Atmospheric helium (including residual trace helium from a previous cycle) which is trapped between cycles in the plungers internal passage, in the manifold zones 26 and 30, in the test fixture 70, or under any of the gaskets, is subject to a similar screening in the next cycle, by removal through rough pump #1 and rough pump #2 as the leftward movement of the plunger 50 places the inlet port 40 in communication with ports 38 and 42, respectively via passage 52.

OPERATION Consider the operation of valve 10 (which may be operated alone or in staggered sequence with valve and, if desired, additional similar valves). The upper jaw 72 (FIG. 2) is initially raised with flange 64 holding up lever arm 74. The valve spool 50 is retracted to a position similar to that of spool 150 in FIG. 1. The port 36 (FIG. '2) is thus connected to the port 40 via manifold 26, passage 52 and manifold 30. A continuous flow of nitrogen purge gas runs through this communication and vents through the lower jaw 78 of the test fixture 70.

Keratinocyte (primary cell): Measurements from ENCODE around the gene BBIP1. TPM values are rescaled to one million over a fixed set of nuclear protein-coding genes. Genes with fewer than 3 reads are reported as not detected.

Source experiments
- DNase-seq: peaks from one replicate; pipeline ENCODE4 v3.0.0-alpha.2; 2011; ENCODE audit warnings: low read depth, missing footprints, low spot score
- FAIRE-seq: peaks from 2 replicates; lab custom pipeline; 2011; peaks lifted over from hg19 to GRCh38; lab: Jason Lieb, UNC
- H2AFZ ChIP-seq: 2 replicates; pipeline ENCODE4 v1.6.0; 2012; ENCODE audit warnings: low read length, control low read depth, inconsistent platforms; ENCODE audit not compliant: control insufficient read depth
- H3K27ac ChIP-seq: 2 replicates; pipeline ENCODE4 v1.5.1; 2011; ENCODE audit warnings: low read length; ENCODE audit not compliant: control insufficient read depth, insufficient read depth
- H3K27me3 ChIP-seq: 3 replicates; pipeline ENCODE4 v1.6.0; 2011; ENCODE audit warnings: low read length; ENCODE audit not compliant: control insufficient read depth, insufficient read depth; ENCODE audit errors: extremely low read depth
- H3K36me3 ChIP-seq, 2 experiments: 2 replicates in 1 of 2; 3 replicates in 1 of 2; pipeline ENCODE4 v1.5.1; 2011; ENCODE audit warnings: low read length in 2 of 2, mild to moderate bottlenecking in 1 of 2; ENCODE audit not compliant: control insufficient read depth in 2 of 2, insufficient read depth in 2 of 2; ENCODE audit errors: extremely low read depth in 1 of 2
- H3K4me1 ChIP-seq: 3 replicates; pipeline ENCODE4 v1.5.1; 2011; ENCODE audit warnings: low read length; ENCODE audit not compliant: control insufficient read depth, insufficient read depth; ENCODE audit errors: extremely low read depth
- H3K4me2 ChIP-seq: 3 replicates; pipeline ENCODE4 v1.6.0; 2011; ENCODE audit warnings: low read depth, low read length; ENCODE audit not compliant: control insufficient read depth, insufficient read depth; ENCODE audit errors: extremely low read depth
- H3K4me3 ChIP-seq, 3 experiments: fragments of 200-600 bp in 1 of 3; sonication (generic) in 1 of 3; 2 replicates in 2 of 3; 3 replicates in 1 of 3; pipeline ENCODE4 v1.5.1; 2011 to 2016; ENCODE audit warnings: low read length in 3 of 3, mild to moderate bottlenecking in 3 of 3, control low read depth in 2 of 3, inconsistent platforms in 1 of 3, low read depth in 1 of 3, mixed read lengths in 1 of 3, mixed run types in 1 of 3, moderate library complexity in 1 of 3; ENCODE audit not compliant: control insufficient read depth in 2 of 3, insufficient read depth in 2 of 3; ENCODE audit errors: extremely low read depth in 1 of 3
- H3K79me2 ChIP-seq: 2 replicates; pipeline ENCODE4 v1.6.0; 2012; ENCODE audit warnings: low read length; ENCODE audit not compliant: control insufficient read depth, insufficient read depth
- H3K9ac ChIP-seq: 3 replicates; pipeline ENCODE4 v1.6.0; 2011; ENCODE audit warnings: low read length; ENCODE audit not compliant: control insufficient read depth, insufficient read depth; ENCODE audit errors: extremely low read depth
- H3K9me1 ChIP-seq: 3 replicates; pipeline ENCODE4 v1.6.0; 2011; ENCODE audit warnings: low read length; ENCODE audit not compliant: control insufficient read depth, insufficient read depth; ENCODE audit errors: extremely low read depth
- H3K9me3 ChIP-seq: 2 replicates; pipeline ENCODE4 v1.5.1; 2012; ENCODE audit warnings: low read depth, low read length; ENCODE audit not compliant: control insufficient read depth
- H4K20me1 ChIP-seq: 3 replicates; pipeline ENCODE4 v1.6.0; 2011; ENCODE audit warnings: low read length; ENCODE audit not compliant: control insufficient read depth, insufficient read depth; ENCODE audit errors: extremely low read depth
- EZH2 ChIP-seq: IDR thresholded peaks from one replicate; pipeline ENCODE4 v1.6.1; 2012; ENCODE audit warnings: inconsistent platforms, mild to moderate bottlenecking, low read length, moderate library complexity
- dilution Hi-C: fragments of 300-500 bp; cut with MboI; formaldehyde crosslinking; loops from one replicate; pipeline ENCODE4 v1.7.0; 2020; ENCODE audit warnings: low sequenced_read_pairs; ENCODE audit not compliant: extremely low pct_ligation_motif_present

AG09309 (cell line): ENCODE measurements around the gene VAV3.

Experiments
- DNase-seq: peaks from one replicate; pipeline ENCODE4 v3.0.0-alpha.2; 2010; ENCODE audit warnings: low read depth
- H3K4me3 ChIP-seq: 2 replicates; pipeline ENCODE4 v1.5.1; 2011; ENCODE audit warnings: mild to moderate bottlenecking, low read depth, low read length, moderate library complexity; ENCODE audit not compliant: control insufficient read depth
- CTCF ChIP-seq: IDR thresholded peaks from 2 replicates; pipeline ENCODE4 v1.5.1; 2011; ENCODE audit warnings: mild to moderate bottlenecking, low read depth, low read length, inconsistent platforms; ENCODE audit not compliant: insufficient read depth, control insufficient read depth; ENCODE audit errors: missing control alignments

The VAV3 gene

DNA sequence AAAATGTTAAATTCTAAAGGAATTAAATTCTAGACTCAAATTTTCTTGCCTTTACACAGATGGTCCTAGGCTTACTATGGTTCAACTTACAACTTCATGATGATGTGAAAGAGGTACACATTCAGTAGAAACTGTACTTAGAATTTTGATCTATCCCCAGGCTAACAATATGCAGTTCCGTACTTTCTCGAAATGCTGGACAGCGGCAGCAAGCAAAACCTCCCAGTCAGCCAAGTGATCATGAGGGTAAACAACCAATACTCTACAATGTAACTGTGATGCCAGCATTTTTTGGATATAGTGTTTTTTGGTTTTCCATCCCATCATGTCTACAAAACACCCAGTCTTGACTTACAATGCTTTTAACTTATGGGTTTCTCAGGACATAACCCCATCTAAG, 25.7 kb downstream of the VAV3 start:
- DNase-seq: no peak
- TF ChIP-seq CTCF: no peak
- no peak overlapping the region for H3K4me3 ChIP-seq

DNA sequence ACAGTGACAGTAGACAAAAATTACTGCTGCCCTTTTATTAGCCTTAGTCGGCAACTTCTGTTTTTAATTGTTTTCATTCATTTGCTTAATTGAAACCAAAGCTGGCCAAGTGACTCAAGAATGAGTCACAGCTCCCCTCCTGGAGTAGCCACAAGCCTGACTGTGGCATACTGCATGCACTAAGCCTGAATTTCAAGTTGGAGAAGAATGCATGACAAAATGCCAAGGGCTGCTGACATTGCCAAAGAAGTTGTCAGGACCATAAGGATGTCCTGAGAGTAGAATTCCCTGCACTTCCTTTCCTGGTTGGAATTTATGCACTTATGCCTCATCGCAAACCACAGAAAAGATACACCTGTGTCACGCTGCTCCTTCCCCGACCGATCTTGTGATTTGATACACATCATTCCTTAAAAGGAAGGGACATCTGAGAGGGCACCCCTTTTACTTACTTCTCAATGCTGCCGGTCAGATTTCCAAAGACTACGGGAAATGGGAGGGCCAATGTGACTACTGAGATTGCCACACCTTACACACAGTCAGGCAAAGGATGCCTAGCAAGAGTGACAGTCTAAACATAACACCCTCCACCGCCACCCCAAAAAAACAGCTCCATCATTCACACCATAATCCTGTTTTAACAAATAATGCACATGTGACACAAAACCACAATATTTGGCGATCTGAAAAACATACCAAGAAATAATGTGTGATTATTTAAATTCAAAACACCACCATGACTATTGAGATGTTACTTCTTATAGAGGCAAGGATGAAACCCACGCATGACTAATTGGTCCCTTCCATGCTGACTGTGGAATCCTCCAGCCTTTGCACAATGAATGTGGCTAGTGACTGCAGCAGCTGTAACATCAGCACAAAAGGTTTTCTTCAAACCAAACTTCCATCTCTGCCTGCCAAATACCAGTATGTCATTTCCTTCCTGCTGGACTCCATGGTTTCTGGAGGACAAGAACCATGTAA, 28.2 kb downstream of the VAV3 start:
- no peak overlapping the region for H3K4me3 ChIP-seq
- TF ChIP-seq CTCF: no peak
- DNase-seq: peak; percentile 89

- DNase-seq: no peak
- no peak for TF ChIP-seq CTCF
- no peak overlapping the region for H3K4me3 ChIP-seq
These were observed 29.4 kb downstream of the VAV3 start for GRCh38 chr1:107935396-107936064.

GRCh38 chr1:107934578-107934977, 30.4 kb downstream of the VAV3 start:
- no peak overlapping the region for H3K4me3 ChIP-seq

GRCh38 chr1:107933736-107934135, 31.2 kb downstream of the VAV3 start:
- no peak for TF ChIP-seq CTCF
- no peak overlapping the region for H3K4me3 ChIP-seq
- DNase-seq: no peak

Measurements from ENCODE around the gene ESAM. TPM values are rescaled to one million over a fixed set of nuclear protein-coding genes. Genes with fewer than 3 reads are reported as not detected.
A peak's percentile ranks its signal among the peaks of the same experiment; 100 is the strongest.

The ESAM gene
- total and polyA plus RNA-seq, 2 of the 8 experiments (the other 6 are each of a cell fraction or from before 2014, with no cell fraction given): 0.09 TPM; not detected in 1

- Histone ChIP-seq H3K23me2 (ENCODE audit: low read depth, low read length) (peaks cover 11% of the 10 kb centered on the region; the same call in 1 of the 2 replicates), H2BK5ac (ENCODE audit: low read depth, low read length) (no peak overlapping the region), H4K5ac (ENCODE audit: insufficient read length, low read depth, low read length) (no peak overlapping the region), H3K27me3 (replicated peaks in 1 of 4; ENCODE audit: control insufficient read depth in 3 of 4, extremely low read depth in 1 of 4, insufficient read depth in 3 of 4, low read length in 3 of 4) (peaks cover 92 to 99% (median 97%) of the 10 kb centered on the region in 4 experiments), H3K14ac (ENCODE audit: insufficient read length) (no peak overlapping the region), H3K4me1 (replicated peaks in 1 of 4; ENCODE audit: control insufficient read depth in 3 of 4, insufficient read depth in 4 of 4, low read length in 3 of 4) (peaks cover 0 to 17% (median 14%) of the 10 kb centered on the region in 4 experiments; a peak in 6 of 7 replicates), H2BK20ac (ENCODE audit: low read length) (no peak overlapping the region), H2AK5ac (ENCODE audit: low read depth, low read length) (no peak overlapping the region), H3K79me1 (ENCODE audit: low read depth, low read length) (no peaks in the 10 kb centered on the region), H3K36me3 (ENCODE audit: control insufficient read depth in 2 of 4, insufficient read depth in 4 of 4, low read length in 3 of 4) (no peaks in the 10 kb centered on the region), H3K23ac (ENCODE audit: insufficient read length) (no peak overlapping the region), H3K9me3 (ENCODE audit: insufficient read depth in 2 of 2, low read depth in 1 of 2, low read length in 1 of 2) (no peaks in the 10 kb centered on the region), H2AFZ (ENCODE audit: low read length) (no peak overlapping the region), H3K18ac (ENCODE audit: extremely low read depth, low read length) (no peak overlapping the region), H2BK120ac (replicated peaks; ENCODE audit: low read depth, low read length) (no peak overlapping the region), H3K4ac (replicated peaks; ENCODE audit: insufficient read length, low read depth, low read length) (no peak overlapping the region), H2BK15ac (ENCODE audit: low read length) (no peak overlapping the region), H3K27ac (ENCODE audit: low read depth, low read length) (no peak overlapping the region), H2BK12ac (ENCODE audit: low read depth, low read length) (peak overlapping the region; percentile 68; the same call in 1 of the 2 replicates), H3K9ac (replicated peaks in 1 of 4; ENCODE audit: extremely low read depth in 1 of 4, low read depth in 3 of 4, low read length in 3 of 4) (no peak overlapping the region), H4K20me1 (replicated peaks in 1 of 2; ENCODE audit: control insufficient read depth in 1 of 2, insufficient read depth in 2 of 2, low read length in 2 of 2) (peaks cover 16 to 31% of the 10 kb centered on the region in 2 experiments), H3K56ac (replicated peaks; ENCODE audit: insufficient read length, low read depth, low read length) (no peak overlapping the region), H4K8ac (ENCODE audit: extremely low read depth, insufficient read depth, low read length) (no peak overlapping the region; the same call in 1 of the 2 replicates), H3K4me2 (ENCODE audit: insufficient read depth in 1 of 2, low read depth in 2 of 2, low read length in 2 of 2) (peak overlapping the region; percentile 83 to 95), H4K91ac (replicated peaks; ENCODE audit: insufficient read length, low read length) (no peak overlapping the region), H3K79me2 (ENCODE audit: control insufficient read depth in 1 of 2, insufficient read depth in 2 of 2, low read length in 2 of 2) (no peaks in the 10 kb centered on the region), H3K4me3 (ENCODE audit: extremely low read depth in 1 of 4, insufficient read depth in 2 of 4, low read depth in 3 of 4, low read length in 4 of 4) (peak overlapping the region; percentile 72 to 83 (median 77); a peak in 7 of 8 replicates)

This motion causes flange 64 to clear lever arm 74 which drops jaw 72 into place to seal test piece #1 on O-ring 88. Further movement cuts off manifold 126 from communication with the test port, thus stopping the nitrogen supply. Now test port 40 is placed in communication with the first roughing pump 101 via manifold 30, passage 52, manifold 28 and port 38. This provide a rough evacuation of the region in the fixture 70 under test piece #1. Further movement places test port 40 in communication with the second roughing pump 102, via manifold 30, passage 52, manifold 32 and port 42. This continues the rough evacuation of the test piece area. Further movement of valve spool 50 to the left places test port 40 in communication with the fine vacuum zone via manifold 30, passage 52, restriction 54 and port 44. At this time, the flange 64 operates valve 76 (via a microswitch and solenoid) to admit helium trace gas to the test fixture 70. Leaks, if any, in the test piece transmit the trace gas to the port 40 and then to the fine vacuum zone via the above path. The rate of trace gas leakage is indicated by instrument 107.